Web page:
The Historic Sarasota County Courthouse
2000 Main Street, Sarasota, FL 34236
Architect: Dwight James Baum
Built by: Stevenson and Cameron, Inc.
One of the first (I’d dare say among the first 10 or so) Sarasota postcards I acquired featured the Historic Sarasota County Courthouse. The view of the postcard was like you were standing on Main Street and US 301 looking southeast toward the corner of Ringling Boulevard and 301. It’s a simple postcard, to say the least, but I liked the unusual perspective. (I wish I could find that postcard, but alas, it is tucked away safely in a drawer.)
Apparently, that unusual perspective was shared by many when the Courthouse was first built. According to a September 1926 issue of the Sarasota Herald, the eastern side of the City of Sarasota was considered by many a “rubbish heap”. While today we think of that area of town as being the place of police headquarters, attorney offices, and back buildings, there was a time when no buildings stood and mother nature was given carte blanche to do as she pleased. Through the visioning of some prominent leaders at the time, the Courthouse and several surrounding buildings sprung up in an effort to create a new “civic center” for the community. One of those community leaders pushing forward that vision was Charles Ringling – and we all know how Andrea and I feel about Charles. (For those of you new to our blog, Charles Ringling is the bomb-diggity.)
Dwight James Baum, the same architect that designed John Ringling’s private mansion (Cà d’Zan at The Ringling), also designed the Courthouse with a similar blending of Spanish and Italian-Renaissance motifs (referred to as Mediterranean-Revival style). The original design featured a lovely reflecting pool in a courtyard, which reflected the iconic central tower in its waters. The building is H-shaped, which you might not notice from driving past. The inside is just as gorgeous as the outside – I am particularly fond of the beautiful terrazzo floors that are inlaid with black, red, and gold stars.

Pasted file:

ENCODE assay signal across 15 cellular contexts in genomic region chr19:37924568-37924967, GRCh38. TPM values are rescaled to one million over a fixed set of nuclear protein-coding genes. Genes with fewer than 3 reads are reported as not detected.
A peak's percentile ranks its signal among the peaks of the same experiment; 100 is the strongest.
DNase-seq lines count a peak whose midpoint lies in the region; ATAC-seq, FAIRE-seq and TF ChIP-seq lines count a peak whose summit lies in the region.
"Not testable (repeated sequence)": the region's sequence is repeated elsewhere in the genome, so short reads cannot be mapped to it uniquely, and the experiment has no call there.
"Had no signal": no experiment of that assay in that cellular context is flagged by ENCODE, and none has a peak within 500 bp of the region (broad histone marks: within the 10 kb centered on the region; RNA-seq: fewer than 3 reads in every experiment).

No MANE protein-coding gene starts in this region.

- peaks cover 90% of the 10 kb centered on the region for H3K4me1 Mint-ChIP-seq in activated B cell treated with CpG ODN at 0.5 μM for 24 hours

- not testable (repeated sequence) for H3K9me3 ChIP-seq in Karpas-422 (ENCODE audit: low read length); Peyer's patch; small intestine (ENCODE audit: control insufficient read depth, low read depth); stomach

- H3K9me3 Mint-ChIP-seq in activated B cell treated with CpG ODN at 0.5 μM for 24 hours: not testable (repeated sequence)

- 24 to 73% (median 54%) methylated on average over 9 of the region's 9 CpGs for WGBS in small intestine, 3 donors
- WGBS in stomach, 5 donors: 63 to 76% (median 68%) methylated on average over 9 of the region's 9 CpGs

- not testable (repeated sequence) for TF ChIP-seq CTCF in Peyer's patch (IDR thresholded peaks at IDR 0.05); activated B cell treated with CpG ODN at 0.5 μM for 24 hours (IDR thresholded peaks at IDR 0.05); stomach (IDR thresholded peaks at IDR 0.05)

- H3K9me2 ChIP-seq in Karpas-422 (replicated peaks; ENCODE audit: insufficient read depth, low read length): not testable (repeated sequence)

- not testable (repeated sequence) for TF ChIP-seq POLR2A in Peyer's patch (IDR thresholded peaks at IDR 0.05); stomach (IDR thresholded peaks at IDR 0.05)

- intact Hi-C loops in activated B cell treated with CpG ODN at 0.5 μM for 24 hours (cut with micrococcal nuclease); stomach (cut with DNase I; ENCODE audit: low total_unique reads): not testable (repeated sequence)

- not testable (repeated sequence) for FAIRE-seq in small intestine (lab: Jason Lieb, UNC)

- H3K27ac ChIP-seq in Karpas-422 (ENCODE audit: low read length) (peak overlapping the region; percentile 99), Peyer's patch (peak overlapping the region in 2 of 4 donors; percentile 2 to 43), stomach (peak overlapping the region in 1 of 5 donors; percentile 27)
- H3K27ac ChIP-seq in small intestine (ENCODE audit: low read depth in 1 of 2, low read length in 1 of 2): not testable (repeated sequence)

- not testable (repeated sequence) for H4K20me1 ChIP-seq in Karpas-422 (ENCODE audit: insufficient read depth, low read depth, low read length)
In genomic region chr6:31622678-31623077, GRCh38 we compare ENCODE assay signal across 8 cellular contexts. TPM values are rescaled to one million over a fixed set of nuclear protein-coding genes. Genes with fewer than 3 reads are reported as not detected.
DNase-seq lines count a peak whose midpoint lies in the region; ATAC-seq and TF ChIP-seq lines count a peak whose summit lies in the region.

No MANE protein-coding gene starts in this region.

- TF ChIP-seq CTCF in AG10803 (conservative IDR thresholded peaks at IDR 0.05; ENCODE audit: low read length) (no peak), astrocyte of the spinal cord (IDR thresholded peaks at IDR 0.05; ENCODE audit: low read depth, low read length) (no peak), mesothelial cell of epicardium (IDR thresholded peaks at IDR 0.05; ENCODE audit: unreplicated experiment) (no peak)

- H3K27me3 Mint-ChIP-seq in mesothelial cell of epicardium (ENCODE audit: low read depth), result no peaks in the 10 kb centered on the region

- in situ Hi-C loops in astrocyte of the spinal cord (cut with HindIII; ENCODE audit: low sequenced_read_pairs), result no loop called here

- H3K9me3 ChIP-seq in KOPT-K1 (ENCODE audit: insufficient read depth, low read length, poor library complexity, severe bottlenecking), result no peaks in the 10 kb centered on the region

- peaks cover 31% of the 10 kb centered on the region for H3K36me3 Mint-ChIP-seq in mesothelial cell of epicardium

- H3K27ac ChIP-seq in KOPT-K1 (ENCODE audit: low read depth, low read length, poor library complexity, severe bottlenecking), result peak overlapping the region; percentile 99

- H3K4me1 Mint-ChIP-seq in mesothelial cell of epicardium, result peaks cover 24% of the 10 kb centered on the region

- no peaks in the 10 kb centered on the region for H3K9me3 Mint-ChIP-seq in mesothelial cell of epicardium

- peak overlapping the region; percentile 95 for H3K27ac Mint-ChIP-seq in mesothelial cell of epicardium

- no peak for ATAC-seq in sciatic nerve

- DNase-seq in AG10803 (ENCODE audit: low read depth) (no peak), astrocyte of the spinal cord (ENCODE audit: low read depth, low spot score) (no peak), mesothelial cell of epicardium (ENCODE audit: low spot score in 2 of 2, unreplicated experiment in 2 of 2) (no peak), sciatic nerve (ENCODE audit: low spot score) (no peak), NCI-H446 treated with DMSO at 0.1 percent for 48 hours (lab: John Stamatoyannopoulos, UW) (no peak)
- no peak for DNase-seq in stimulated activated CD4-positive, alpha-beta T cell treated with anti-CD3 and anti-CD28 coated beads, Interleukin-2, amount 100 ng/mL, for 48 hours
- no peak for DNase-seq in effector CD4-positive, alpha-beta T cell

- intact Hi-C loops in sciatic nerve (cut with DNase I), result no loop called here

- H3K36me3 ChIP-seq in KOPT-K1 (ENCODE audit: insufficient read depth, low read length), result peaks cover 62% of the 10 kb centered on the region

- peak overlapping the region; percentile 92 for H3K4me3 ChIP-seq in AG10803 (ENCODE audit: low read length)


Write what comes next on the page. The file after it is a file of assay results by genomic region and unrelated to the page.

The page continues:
One of my favorite articles about the Courthouse described an effort to beautify the pool with water lilies and reeds as instructed by the county commissioners. The article nonchalantly mentions an alligator (or possibly two) that chose to sun itself by the pool and needed to be removed. Ah, Florida.
The building was added to the National Register of Historic Places The Historic Courthouse in 1984. It is now used by the Clerk of the Court, but you can still get married for only $30 by a deputy clerk in the courtyard, one of the restored historic courtrooms, or in the vintage marriage parlor. The Courthouse was recently restored by Hall Architects, and I had the privilege of being given a tour during restoration by the late Gregory Hall; a man who truly appreciated history. I will always cherish the memory of Greg showing our group where they had discovered the word “Sheriff” above the door on the east wing.